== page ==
This is from Highways & Byways in Yorkshire, showing a far from placid lifestyle for the followers of St Benedict in the North of England:
There had been older monasteries in the north than this one dedicated to St Mary, but the Danes, who wasted Yorkshire with fire and sword 200 years before the Norman conquest destroyed all these, and left the country such a savage wilderness that, as the old chronicle tells us, “The country people never heard the name of a monk and were frightened at the very habit.” Into this pagan desert – for heathen creeds can be traced there even now and the dead leaves of today must have been a nighty forest then – into this rank field of superstition and mistrust came a handful of Benedictine monks from Winchcombe, and its neighbour house of Evesham, eager to restore those ancient dwellings of their Order which had once fed the poor, and taught the children, and housed the traveller who came down at nightfall from the lonely moor. Some they restored, and this one they founded on a new site; and there they followed the mild rule of st. Benedict, losing, doubtless something ion its old simplicity as their wealth increased, made, perhaps a little world by the doings of so great a city just outside their close, till at last their easy life was ruffled by the news the certain strangers from another land had found a rougher road to haven, and straightaway the hearts of a few brethren of st Mary’s leapt towards the new rule and they yearned to follow it.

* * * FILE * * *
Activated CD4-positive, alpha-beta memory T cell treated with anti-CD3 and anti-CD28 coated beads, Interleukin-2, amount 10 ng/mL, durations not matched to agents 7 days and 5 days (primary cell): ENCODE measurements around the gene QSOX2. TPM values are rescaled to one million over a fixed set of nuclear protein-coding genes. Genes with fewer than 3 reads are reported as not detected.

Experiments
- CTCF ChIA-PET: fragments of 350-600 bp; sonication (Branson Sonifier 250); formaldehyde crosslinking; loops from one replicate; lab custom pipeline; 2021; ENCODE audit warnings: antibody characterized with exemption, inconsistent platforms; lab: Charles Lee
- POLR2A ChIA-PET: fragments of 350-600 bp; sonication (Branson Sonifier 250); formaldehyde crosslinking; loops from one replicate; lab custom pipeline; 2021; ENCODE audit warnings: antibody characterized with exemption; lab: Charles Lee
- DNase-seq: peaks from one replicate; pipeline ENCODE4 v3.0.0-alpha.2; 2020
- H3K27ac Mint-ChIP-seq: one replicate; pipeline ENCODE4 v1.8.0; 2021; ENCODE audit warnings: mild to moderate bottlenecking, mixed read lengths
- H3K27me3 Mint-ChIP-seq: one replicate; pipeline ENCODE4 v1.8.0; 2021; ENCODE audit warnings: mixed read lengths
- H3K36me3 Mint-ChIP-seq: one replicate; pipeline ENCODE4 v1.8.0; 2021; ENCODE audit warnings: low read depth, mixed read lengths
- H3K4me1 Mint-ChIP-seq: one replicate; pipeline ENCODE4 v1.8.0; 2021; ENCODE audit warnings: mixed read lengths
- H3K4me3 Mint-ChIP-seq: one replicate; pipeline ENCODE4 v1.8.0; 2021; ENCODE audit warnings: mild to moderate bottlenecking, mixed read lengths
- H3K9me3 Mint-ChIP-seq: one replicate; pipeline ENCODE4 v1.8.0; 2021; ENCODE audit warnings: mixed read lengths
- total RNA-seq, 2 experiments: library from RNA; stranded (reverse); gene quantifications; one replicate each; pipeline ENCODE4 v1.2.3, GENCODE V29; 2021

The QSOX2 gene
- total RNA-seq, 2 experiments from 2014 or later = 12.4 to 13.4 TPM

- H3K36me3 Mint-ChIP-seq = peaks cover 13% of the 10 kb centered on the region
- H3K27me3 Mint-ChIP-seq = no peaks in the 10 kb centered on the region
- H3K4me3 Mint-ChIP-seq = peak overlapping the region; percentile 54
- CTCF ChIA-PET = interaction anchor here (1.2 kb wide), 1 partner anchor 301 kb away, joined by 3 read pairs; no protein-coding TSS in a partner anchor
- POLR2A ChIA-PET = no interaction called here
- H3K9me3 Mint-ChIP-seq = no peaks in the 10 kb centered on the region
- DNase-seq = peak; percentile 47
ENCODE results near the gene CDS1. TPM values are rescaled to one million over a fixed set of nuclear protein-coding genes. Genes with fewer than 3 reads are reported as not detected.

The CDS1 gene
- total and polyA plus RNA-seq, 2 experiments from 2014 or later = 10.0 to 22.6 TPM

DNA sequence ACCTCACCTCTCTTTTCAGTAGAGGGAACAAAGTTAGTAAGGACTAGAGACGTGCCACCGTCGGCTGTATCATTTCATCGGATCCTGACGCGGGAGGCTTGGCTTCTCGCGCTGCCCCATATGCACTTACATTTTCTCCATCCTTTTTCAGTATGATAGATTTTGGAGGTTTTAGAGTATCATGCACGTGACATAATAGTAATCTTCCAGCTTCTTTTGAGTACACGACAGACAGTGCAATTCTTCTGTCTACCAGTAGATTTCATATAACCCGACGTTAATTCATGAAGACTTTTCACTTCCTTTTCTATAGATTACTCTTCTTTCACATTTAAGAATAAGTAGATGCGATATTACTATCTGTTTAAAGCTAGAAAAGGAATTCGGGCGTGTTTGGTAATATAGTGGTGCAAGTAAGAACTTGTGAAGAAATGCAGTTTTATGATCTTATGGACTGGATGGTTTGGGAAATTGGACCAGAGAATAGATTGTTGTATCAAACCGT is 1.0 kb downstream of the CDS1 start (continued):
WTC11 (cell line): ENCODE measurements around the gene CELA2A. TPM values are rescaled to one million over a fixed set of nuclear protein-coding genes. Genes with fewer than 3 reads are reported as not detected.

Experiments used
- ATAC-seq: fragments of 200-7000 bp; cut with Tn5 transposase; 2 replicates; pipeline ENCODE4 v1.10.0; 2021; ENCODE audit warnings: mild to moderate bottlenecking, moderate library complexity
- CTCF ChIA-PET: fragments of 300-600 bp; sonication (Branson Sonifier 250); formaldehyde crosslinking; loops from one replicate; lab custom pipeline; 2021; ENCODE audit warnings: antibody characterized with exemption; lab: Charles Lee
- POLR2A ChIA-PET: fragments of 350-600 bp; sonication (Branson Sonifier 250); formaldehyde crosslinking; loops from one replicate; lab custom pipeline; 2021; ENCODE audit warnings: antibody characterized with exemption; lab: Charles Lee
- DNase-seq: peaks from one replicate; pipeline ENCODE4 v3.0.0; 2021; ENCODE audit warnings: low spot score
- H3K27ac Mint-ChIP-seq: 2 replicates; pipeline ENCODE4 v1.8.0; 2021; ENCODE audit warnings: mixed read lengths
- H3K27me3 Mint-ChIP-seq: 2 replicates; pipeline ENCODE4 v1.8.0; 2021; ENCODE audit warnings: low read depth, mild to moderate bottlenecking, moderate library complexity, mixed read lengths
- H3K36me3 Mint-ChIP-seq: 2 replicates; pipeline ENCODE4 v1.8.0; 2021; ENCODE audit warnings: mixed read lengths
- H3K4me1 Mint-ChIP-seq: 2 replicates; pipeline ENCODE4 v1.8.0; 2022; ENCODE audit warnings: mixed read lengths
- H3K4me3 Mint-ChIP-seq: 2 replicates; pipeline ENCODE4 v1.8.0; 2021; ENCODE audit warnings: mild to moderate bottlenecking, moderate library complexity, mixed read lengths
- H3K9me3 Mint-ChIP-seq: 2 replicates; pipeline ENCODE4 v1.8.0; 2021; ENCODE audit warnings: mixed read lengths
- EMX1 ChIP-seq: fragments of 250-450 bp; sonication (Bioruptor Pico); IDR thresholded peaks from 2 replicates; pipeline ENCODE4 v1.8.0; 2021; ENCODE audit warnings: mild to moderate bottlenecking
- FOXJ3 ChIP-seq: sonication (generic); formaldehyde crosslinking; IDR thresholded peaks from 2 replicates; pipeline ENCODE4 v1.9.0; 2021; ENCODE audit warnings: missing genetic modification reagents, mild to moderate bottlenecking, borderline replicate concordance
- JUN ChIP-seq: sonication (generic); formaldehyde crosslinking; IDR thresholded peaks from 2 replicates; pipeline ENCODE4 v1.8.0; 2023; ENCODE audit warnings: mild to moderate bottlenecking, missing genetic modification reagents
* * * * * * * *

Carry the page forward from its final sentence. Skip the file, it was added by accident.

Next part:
It was not a wholly alien rule which was practiced by the newcomers, the Cistercian monks of Rievaulx, but one which professed, like the brethren of St Mary’s, to draw its inspiration from St. Benedict. Yet for that reason its stricter precepts were the more detested by the Benedictines, to whom they seemed, not only a personal reproach, but even an act of internal treachery, dividing their ancient household against itself. And so all Benedictines had been bitterly hostile to the disciplines of St. Bernard for a full generation when the first of them came into Yorkshire and the whispered rumour of a life far holier than their own stole into the Abbey of St Mary.
And those whispers stirred the hearts of 2 or 3 made of stronger fibre than their brethren, men who it may be had long wearied of their easy life and the light burden of their vows, and who now at last saw, as by a quick illumination, that for them the road tcheaven did not lie along the level flat where they had been sauntering, but must be sought for in the wilderness, with suffering and labour, must be followed over rocks and stony ground, cold and fasting, taming the body with shed pangs so that the spirit might burn the brighter.
In those days such ideas once conceived did not perish, but other spread from heart to heart as fire runs along the stubble. Ere long there were 13 of the monks of St. Mary who could no longer rest in ease, and the prior was among them. At length they told their story to the Abbot, an old man worn with years who saw no way of rating out he heresy save buy sternness and by discipline.
Poor perturbed, old Abbot! He had, perhaps, never seen souls in anguish for the ir salvation, and knew not how to deal with them. He threw the weight of his authority against them, and it did not count. He threatened them, and found they did not fear him. There was a great ferment in the abbey.